The dramatisation, nay exaggeration, of an event by filmmakers is nothing new. The Brits used to do it a lot, take a look at some of their war films, but it is Hollywood that leads the way as it pumps out, even to this day, bravado movies the likes of which only a few can stomach.
Well, not to be outdone, China has had a go at doing a dramatization of a real-life event with The Bravest, which is based on the Xingang Port Oil Spill of July 2010.
Writers Chao Wang (“Fantasia”, “Luxury Car”) and Yonggan Yu (“The Captain”) work with director Tony Chan (“Bride Wars”, “Hot Summer Days”) to bring this event to life. Except, they don’t.
Rather, what the writers have done is create a drama and story that would give the original TV series Dallas a run for its money, or any daytime soap opera you care to think of.
You do seriously expect all the firefighters to raise their fists and shout “we love China”, or similar, at some points. It’s hilariously bad, yet it’s also a touch scary, this movie has made over $245 million at the box office!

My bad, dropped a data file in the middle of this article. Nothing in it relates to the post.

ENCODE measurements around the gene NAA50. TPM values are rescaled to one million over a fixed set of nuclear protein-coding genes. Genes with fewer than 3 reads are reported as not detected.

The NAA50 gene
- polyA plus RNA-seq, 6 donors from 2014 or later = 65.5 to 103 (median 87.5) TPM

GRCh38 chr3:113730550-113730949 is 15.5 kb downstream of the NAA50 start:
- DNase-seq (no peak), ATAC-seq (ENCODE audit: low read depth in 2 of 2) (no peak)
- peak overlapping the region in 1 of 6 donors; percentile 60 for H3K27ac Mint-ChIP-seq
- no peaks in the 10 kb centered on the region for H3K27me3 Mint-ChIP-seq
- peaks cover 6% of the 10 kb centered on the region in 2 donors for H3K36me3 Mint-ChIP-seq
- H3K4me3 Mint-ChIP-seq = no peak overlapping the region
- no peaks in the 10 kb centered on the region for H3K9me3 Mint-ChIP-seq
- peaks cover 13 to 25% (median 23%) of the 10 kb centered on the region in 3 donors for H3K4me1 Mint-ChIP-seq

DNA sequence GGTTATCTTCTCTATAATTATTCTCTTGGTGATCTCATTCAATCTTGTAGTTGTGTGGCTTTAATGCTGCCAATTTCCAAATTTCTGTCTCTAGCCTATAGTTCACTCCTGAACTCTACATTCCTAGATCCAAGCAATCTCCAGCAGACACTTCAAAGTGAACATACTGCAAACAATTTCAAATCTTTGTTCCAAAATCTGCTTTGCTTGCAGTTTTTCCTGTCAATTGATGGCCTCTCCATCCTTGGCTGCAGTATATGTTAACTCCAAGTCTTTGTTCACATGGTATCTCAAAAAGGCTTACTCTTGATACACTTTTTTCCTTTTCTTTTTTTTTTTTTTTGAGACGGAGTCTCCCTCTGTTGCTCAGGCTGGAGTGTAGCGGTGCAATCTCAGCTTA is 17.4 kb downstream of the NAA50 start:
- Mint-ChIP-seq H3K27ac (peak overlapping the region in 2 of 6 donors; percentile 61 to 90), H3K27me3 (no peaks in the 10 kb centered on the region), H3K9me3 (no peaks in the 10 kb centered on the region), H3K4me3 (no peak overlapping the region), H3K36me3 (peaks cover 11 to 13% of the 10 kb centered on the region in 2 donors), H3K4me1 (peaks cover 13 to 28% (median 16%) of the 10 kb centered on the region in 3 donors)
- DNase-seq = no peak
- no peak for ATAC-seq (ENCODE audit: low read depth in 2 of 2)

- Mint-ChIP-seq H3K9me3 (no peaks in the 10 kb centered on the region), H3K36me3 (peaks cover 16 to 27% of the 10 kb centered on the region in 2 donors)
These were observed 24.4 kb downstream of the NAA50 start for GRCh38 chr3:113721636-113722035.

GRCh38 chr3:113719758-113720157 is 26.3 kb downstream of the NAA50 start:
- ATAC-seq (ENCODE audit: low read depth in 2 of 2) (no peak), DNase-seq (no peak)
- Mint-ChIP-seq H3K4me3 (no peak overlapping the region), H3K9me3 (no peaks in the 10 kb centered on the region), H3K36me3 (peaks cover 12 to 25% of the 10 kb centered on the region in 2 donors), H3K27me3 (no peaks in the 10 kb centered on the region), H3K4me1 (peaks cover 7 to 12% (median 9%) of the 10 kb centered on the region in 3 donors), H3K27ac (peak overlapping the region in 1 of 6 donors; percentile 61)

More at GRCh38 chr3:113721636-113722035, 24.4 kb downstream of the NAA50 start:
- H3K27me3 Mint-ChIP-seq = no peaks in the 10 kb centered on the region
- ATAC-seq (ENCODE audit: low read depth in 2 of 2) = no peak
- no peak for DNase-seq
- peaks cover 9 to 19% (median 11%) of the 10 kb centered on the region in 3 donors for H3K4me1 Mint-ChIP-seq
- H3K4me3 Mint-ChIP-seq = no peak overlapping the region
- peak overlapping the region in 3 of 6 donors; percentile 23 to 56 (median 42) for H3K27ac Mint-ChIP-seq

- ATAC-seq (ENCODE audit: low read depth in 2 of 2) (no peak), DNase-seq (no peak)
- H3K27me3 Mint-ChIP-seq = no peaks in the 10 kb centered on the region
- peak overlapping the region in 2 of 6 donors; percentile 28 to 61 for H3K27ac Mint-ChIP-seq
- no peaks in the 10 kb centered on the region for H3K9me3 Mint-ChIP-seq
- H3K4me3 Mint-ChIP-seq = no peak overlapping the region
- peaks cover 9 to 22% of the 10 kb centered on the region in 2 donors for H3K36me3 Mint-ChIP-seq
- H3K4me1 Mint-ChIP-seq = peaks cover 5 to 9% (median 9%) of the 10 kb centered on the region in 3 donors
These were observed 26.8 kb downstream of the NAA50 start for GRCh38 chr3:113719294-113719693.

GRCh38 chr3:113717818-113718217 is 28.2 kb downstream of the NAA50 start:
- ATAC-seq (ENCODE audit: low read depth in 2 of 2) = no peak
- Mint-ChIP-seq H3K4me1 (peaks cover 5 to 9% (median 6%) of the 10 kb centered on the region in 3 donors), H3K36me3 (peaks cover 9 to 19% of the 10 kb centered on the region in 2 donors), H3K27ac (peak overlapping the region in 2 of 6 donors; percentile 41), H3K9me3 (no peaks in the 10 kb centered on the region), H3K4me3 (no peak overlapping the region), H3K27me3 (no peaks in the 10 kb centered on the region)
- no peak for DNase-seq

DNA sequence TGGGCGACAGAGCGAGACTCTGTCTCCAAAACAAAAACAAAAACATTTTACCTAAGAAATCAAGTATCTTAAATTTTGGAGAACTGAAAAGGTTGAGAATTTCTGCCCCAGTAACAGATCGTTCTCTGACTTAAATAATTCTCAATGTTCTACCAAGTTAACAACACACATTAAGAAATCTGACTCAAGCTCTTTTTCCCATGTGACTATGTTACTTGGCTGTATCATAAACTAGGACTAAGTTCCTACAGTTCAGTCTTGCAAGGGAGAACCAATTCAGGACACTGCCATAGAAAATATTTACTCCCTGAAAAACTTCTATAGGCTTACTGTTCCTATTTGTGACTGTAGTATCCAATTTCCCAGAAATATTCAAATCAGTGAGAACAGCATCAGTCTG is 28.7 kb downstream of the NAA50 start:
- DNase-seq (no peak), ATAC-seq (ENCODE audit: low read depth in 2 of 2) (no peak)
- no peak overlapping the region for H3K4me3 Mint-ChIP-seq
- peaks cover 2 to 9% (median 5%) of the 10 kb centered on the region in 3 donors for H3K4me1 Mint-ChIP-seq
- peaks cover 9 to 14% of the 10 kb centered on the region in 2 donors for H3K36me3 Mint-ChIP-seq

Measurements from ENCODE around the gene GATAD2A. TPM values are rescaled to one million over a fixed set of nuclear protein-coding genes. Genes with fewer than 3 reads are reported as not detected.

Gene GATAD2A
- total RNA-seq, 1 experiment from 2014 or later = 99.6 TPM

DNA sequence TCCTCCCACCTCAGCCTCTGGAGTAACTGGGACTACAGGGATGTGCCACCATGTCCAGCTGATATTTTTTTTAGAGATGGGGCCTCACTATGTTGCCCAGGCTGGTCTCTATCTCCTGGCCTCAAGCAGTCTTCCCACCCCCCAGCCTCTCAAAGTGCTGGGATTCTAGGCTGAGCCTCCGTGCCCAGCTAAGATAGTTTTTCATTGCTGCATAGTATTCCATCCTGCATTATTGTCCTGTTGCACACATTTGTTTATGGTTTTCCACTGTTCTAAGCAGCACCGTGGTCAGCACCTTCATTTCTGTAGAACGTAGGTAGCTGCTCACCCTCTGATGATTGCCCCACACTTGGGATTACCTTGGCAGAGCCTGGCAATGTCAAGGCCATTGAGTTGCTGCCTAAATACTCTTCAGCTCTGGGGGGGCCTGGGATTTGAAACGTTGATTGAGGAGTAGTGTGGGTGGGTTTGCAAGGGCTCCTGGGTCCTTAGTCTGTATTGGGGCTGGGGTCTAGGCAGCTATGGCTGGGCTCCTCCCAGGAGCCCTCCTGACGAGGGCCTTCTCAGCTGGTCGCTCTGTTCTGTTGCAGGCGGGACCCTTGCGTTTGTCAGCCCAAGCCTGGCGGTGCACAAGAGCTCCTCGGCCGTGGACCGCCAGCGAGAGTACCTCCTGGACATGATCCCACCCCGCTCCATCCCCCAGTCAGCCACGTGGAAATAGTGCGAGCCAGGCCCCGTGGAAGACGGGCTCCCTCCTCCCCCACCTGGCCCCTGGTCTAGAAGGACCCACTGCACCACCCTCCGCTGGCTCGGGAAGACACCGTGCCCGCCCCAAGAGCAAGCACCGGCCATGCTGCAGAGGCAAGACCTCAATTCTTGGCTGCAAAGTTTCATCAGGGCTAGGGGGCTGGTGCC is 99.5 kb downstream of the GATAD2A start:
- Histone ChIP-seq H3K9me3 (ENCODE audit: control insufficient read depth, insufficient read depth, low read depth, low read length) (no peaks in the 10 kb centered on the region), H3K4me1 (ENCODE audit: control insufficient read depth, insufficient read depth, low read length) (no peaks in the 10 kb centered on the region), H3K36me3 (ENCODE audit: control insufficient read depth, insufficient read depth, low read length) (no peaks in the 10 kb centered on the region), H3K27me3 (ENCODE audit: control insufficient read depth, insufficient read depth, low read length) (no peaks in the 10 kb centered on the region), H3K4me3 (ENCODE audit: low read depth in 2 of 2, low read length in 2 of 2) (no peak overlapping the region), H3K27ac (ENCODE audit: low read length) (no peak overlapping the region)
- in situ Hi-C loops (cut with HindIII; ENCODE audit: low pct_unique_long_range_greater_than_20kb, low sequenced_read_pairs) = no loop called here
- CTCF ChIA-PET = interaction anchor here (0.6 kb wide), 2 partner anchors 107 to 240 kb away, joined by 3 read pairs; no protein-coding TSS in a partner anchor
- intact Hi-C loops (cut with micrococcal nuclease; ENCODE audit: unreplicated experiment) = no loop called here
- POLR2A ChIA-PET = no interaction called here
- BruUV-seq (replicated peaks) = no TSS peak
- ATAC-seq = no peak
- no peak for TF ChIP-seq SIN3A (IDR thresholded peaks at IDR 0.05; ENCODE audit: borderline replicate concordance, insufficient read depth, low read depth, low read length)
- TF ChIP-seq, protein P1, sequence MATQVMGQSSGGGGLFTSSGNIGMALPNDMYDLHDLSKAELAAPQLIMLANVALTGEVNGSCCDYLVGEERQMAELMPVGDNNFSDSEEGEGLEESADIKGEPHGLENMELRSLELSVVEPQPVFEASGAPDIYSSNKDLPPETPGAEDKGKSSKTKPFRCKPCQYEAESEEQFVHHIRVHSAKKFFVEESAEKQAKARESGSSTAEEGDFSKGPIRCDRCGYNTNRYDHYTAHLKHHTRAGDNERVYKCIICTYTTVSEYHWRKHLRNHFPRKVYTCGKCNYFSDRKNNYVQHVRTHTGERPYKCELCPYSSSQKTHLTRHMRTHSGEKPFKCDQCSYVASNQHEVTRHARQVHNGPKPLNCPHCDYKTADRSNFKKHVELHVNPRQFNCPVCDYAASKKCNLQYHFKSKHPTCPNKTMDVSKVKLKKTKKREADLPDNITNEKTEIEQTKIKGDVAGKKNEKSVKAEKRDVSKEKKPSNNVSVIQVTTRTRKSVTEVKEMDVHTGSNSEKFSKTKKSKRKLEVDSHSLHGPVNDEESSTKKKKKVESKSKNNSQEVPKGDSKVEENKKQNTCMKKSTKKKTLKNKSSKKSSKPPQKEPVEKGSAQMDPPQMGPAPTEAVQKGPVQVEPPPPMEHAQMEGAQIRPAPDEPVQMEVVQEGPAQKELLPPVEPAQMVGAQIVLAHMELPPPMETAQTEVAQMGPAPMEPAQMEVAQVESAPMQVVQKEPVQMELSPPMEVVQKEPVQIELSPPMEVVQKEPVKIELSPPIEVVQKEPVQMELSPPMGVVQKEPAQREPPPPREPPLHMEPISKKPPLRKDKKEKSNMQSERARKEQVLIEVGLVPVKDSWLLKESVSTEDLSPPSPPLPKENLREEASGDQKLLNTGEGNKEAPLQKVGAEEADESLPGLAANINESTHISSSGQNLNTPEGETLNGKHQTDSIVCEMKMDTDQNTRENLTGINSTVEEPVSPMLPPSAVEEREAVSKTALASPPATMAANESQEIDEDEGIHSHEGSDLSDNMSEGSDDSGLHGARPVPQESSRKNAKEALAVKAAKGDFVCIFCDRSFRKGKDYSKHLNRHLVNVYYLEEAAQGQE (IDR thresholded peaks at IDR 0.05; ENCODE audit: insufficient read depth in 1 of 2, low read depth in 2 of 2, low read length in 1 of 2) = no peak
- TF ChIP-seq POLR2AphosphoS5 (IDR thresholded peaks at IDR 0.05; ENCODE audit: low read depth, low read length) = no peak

There is zero mention here of the sole firefighter that lost his life in the Xingang Port Oil Spill, the writers electing to kill off a few firefighters in the movie, for the hell of it, I guess.
They also, frequently, have the firefighters defy any sort of logic, in that heat, you know, that thing that comes with fire, doesn’t seem to affect them at all. Sure, the occasional hand might singe when it touches metal, but this is fire that is tearing through steel and concrete, yet the firefighters can stand in it, flames lapping at their feet and legs, just to salute each other.
There’s also no mention of the environmental impact the spill had, though this is perhaps less surprising given the Chinese government downplay the impact compared with what most other experts say actually occurred. Also, when you see the extent of the explosions and fire used in the movie, it is probably hard to say which of the two had more of an environmental impact.
And so, what you are left with, is a hugely exaggerated, ropey CGI, massively over-acted movie. About the only good thing I can say of it is that the director, Tony Chan, does manage to make it all look good, most of the time.
The shots of the flames, of the fire creeping towards the firemen, of the many, many, vast explosions, are nicely done. It’s a shame then that outside of that it mostly looks like a music video, the use of close-up, slow motion with bokeh used extensively.
At times, you wonder why China doesn’t produce more great films, and then you see things like this and realise just how far they have to go. But they will get there and sooner than any of us think.